But crowdsourcing is not only used for innovation and marketing, it is also increasingly used in the video advertising space. One of the established actors in the field is Poptent, who announced a partnership with Edelman, the world’s largest public relations firm, in August 2012. The objective of the partnership, which was effective immediately, was that Edelman would use Poptent’s network of videographers to create relevant and authentic video content for Edelman’s clients, as the announcement explained.

We are experiencing strong global client demand for original online and offline video content, so the time is right for Edelman and Poptent to join forces (Caroline Dettman, Executive Creative Director, Edelman)

Crowdsourcing represents a cost-effective way to produce video content for the PR firm’s clients, to be used in social media campaigns, public service announcements and other integrated communication efforts, both online and offline. Neil Perry, president of Poptent, explained in an interview that the video crowdsourcing company already worked with PR companies besides Edelman, including Ogilvy PR, who crowdsourced videos for Intel.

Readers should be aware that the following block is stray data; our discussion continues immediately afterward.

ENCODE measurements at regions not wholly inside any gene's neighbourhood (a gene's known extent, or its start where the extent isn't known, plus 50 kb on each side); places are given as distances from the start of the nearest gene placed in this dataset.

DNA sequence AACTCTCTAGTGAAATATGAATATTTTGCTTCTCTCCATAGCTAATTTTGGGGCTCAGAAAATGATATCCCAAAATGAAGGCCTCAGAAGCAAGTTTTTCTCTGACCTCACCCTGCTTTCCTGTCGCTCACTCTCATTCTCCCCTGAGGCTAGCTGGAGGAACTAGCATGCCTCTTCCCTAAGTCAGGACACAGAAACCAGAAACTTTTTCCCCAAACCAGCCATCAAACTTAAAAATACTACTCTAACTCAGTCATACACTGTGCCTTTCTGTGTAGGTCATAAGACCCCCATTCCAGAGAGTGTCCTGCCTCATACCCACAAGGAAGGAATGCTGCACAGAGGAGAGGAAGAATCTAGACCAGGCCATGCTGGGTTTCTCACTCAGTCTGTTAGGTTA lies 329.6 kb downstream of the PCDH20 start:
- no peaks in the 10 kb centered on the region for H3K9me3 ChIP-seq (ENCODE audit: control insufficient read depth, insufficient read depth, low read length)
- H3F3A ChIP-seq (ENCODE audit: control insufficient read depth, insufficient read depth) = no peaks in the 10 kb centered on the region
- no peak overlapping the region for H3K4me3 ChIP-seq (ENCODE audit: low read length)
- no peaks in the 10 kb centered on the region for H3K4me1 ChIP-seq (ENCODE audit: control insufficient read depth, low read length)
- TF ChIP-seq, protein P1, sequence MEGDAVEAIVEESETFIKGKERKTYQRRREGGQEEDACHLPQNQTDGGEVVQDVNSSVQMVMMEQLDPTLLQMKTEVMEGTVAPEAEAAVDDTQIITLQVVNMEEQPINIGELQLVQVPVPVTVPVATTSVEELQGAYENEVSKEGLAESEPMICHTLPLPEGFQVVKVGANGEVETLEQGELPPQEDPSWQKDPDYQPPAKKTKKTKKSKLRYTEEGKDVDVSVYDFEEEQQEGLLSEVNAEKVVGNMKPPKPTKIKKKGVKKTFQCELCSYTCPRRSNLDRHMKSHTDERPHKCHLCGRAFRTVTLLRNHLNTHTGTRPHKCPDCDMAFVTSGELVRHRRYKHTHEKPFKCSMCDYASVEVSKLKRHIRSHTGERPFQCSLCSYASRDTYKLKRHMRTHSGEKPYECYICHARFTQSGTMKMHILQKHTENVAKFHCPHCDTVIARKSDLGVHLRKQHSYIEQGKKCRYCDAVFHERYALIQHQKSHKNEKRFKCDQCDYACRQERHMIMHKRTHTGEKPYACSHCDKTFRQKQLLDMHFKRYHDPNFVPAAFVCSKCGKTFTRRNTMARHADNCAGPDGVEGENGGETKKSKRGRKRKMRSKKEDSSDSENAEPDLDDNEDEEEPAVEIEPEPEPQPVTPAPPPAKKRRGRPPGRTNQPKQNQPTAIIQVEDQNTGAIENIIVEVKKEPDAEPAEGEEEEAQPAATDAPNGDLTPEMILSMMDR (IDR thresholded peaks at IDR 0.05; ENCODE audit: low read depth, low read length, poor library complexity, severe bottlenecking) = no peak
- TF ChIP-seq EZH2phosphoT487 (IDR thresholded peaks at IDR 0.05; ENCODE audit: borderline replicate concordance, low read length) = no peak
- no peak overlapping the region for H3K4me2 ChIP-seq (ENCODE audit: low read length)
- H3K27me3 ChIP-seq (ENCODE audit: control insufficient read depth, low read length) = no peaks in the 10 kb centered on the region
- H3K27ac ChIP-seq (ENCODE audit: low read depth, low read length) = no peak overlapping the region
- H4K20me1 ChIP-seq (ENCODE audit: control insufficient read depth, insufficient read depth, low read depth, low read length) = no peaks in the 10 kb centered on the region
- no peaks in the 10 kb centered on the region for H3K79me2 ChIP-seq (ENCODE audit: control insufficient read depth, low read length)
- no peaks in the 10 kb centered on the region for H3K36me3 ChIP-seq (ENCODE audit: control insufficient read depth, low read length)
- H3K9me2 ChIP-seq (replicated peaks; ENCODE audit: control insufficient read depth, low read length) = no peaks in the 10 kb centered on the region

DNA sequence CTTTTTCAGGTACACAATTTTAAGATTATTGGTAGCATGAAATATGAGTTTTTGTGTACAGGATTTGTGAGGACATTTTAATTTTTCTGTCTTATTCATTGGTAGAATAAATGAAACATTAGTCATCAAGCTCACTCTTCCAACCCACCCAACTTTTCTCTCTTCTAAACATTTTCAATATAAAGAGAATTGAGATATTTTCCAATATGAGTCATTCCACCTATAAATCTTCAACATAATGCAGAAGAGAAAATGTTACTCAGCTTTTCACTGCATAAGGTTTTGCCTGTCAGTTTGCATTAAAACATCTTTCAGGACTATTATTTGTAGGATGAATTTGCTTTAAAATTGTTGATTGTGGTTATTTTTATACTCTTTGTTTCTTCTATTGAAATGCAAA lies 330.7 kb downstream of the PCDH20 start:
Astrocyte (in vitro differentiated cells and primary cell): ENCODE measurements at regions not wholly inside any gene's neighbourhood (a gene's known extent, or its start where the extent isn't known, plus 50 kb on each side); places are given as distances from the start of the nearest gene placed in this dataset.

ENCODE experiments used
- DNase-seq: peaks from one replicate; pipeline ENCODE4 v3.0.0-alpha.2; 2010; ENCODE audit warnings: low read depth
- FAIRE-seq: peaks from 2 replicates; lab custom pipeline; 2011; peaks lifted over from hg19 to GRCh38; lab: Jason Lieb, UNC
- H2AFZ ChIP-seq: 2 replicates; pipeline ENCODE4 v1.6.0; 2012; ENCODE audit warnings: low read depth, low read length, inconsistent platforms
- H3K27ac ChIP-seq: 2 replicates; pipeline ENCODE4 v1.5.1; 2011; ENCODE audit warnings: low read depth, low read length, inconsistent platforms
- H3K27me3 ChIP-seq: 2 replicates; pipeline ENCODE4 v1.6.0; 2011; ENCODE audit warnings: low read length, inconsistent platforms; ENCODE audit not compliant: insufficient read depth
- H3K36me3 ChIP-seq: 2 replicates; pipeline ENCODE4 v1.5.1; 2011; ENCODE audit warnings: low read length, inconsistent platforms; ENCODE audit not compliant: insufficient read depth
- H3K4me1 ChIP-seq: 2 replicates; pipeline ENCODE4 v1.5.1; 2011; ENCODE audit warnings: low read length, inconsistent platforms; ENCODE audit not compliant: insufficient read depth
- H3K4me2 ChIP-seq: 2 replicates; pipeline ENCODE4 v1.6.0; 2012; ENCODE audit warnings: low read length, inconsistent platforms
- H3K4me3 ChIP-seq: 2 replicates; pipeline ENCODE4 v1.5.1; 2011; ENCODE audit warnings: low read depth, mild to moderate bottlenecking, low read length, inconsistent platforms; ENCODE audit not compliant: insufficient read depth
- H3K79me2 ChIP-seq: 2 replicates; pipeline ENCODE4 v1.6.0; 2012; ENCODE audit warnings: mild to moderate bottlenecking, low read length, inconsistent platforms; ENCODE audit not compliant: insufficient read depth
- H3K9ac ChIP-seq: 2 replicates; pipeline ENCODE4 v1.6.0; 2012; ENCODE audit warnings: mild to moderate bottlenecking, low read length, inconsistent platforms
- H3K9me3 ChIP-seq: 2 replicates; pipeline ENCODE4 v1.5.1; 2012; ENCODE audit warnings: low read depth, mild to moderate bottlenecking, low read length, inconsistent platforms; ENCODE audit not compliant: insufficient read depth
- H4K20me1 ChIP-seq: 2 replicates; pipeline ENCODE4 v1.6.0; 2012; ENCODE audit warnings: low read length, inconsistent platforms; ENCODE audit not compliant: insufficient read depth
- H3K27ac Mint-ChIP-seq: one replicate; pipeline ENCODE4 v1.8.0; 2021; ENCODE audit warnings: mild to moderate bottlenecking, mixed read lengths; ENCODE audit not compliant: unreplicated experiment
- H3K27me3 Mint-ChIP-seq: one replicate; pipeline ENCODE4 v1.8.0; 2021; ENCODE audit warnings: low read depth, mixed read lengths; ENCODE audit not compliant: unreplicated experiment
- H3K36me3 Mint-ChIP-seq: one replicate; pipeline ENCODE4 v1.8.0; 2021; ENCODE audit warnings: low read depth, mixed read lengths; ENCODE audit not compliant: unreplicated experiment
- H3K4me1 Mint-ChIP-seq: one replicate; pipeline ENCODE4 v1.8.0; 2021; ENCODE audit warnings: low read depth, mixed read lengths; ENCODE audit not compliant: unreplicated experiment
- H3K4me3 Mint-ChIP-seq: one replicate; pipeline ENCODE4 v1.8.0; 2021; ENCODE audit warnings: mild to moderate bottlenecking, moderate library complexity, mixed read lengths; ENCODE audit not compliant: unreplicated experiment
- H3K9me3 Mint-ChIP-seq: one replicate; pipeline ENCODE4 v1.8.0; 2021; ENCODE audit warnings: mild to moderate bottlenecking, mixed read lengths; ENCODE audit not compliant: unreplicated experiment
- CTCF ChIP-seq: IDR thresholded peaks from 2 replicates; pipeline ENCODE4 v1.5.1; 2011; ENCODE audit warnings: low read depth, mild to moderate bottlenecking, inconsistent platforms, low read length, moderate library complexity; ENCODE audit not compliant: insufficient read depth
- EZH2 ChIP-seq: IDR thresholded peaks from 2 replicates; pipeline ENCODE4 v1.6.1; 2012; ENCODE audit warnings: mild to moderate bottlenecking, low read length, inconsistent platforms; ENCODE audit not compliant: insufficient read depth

Sony CEA partnered with Mofilm in April 2013

Another partnership in the video crowdsourcing space was recently announced by Sony Computer Entertainment America (SCEA), who partnered with the UK-based crowdsourcing company Mofilm. Previously to the announcement, SCEA worked with Mofilm to produce content for the launch of “LittleBigPlanet Karting” in the USA, and for the “Live in a State of Play” campaign for the PlayStation brand.